Declaration of Trust

A Declaration of Trust is a document that shows how much each of the joint owners of a property actually own. It’s also called a Deed of Trust. The most common situation for using one is if you’re in a couple (married or civil partnership) and you rent out a property that you own together.

Usually, HMRC will assume that a couple owns equal portions of a property i.e. 50–50. Both will need to file a Self Assessment and pay tax on their share. But if you sign a Deed of Trust, you can tell HMRC that what you earned from renting out your jointly owned property isn’t split equally.

Using a Deed of Trust can help you (as a couple) pay less tax if one of you earns significantly more than the other. Have a look at this real-life example to put it into practice:

  • Harry and Sam are in a civil partnership
  • They purchase a buy-to-let property together, and they put in money 50-50
  • They rent out the property for £20,000 a year
  • HMRC will presume that each receives £10,000 from the rental income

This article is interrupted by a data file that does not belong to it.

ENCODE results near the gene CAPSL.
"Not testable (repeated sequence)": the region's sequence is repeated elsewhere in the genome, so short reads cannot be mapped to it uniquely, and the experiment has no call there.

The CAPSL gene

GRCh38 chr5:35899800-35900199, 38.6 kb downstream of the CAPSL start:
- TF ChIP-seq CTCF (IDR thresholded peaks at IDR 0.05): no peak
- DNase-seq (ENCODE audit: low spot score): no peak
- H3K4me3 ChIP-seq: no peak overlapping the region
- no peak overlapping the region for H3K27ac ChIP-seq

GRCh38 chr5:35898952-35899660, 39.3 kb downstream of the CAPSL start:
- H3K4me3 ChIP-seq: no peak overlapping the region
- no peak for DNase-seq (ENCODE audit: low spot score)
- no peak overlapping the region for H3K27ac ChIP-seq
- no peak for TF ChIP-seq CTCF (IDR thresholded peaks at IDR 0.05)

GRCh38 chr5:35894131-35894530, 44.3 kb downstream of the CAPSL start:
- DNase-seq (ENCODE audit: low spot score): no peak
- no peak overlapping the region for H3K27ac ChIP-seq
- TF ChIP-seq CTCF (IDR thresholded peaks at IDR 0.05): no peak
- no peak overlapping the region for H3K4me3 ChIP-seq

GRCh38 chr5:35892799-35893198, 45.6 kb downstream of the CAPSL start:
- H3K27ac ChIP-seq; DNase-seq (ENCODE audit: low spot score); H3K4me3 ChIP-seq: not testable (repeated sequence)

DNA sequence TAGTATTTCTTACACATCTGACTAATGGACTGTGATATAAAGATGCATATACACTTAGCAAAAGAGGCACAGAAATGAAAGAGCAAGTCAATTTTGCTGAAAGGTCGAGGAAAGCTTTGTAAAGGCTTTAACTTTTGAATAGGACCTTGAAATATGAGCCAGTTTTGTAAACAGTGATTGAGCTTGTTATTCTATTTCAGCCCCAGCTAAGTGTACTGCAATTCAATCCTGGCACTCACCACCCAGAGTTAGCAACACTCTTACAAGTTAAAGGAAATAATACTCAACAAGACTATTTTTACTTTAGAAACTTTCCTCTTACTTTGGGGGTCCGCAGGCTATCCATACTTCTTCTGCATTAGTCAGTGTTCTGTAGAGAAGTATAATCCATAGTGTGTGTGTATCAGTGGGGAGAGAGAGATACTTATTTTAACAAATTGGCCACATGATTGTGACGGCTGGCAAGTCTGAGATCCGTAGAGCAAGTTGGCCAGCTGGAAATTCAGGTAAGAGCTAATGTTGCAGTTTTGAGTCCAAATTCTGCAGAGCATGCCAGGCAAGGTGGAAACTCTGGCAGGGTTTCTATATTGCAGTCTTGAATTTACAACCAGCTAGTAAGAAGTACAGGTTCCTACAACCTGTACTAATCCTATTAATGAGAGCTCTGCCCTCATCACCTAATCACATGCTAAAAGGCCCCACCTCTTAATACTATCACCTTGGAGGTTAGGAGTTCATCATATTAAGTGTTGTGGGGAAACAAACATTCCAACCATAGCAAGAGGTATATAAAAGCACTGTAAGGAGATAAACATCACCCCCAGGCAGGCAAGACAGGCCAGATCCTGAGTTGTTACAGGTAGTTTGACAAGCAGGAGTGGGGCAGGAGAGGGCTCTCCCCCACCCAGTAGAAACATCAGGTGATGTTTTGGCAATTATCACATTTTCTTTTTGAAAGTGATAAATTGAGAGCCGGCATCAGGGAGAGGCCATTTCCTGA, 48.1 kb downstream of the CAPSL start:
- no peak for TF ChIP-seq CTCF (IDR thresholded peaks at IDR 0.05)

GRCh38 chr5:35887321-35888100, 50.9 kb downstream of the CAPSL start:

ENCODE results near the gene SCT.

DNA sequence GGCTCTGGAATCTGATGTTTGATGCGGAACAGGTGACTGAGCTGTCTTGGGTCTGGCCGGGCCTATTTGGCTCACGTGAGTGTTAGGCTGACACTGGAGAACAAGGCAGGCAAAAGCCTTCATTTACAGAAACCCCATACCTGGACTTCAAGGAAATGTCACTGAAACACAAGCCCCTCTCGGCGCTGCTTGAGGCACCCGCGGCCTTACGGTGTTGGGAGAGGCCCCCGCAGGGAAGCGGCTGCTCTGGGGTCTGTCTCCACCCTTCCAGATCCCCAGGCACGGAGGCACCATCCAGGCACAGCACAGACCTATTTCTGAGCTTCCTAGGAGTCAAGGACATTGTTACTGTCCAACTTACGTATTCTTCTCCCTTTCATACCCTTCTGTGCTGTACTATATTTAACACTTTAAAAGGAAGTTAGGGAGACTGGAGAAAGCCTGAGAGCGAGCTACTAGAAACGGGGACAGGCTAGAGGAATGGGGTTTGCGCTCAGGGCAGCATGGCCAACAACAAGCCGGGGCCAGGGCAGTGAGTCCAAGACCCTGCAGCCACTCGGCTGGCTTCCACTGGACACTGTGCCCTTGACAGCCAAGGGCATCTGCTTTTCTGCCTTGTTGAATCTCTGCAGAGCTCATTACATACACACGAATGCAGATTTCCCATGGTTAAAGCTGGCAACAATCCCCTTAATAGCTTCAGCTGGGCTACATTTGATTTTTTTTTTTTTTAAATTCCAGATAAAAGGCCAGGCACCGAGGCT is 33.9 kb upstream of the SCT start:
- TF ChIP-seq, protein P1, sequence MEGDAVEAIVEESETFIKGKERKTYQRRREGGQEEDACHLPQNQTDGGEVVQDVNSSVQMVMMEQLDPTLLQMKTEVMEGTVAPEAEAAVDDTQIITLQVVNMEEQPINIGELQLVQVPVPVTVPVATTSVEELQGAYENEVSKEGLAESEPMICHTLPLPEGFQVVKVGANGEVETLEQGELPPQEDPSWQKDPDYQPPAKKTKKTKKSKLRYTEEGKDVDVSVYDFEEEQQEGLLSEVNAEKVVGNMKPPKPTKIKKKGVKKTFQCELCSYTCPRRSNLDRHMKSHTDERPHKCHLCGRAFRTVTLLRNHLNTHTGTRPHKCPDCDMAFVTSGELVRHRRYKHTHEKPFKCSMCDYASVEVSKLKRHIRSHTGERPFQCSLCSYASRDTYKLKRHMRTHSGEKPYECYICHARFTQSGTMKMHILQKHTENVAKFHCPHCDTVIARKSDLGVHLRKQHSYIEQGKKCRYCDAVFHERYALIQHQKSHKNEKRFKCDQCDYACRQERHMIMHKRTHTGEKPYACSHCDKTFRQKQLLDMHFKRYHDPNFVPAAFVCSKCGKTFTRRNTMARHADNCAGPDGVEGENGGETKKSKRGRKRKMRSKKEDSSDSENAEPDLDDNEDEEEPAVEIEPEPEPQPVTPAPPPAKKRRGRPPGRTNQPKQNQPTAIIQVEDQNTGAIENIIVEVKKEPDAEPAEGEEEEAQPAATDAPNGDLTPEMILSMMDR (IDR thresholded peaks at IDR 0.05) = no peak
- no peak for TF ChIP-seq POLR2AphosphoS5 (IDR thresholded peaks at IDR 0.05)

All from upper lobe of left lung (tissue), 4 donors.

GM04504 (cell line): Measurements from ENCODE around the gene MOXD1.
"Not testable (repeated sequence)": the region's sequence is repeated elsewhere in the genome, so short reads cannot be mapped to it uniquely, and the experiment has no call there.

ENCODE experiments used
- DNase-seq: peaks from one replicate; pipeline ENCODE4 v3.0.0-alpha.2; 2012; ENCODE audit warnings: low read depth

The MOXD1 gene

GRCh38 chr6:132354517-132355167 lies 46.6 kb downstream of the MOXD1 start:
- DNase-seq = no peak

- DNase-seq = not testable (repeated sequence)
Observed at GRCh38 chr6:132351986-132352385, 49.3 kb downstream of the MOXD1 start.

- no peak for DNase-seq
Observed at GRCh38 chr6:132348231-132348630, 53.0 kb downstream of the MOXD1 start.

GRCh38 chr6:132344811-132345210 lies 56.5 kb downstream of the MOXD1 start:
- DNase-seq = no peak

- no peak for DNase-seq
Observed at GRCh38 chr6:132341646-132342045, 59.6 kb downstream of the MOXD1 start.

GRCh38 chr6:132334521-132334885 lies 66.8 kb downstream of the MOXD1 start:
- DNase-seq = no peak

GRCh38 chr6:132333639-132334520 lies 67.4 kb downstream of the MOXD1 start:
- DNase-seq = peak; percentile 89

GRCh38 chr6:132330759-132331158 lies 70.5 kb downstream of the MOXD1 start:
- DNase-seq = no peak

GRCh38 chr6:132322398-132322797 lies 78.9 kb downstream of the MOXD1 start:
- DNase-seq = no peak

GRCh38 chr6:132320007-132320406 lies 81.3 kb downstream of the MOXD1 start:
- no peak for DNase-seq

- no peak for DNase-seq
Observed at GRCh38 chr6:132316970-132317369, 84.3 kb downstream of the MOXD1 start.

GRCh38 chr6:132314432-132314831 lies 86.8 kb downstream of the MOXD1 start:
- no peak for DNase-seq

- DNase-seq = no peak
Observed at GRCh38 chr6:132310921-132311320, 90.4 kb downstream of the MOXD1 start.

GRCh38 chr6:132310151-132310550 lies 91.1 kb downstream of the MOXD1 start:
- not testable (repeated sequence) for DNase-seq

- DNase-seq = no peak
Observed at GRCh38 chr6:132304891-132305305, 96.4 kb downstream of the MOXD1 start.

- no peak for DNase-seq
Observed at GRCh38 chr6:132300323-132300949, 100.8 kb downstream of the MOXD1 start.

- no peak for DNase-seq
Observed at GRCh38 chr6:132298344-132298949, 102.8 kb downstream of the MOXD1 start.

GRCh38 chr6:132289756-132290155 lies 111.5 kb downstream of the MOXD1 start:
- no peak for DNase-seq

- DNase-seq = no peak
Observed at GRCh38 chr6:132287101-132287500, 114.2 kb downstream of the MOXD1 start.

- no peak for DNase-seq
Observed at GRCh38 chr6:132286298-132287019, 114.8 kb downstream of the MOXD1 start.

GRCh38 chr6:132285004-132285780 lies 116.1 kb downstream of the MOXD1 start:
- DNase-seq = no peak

• Harry and Sam both have to file a Self Assessment
  • But Harry earns £30,000 and Sam earns £70,000, so the tax they pay on this rental income will be very different
  • Harry pays £1,800, Sam pays £3,600
  • It would be more tax-efficient if the rental income was in Harry’s name to bring the whole tax payment down £3,800
  • To do this, they sign a Declaration of Trust together with a Form 17 to make Harry the 100% beneficiary of the rental income
  • When they sell the property, they can reverse the process so each gets to use their £3,000 Capital Gains Tax-free allowance

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